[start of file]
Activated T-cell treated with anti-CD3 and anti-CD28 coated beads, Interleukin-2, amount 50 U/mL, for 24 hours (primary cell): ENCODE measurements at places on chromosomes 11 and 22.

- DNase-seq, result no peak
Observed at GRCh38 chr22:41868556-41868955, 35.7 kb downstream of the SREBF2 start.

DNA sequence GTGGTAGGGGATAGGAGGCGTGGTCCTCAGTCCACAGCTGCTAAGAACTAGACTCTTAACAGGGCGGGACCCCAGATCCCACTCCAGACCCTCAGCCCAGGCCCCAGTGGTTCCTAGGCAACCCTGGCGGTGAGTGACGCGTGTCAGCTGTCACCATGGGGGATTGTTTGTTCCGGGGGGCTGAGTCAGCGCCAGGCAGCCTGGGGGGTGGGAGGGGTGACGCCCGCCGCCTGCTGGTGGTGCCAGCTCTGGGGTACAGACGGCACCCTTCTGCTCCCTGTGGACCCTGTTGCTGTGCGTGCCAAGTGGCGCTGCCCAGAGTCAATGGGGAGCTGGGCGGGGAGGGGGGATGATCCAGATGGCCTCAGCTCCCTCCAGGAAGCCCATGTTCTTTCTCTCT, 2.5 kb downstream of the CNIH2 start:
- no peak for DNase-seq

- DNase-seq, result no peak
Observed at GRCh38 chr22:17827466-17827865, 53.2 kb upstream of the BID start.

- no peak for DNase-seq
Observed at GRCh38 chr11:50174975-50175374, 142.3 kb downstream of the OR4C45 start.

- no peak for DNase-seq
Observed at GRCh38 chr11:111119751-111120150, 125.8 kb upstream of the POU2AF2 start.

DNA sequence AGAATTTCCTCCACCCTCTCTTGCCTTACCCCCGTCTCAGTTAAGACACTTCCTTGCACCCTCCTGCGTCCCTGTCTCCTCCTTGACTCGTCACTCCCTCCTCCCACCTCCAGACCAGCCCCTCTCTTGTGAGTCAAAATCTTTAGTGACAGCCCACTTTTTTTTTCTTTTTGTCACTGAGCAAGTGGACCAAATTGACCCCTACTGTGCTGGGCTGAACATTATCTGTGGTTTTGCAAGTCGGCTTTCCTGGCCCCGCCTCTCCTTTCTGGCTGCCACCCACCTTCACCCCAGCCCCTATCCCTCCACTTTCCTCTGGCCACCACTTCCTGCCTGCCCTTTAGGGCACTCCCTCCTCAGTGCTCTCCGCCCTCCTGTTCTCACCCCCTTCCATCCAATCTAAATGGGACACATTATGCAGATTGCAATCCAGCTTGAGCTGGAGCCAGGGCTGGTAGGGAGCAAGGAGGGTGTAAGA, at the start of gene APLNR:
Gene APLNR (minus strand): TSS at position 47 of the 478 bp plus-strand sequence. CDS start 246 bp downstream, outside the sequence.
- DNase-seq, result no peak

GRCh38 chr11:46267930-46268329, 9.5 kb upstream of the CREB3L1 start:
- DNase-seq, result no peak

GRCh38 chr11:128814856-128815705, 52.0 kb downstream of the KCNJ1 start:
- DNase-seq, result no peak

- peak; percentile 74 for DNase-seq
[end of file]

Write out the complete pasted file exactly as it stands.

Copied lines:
Activated T-cell treated with anti-CD3 and anti-CD28 coated beads, Interleukin-2, amount 50 U/mL, for 24 hours (primary cell): ENCODE measurements at places on chromosomes 11 and 22.

- DNase-seq, result no peak
Observed at GRCh38 chr22:41868556-41868955, 35.7 kb downstream of the SREBF2 start.

DNA sequence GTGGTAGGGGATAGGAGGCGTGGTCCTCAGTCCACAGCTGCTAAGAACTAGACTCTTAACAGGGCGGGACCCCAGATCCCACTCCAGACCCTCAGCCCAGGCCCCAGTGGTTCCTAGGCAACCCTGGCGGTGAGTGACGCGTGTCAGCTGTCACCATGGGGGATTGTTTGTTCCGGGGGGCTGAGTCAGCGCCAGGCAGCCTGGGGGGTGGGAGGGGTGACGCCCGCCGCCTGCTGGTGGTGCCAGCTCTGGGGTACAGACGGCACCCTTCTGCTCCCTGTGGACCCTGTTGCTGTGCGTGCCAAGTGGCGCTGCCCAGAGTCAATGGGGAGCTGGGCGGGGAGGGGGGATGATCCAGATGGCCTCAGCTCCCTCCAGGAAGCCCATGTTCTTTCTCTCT, 2.5 kb downstream of the CNIH2 start:
- no peak for DNase-seq

- DNase-seq, result no peak
Observed at GRCh38 chr22:17827466-17827865, 53.2 kb upstream of the BID start.

- no peak for DNase-seq
Observed at GRCh38 chr11:50174975-50175374, 142.3 kb downstream of the OR4C45 start.

- no peak for DNase-seq
Observed at GRCh38 chr11:111119751-111120150, 125.8 kb upstream of the POU2AF2 start.

DNA sequence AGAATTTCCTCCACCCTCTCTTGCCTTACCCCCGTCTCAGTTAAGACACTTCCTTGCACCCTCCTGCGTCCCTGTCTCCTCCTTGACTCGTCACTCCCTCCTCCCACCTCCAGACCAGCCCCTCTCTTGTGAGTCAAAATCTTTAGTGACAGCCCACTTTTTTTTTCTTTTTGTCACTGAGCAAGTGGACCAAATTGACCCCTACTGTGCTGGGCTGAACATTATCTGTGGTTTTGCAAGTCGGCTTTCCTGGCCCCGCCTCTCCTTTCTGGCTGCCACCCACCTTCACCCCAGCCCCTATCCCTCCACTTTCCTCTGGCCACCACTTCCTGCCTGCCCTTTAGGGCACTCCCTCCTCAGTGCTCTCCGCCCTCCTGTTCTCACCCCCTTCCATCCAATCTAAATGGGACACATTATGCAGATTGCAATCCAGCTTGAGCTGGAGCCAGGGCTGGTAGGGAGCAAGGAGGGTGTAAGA, at the start of gene APLNR:
Gene APLNR (minus strand): TSS at position 47 of the 478 bp plus-strand sequence. CDS start 246 bp downstream, outside the sequence.
- DNase-seq, result no peak

GRCh38 chr11:46267930-46268329, 9.5 kb upstream of the CREB3L1 start:
- DNase-seq, result no peak

GRCh38 chr11:128814856-128815705, 52.0 kb downstream of the KCNJ1 start:
- DNase-seq, result no peak

- peak; percentile 74 for DNase-seq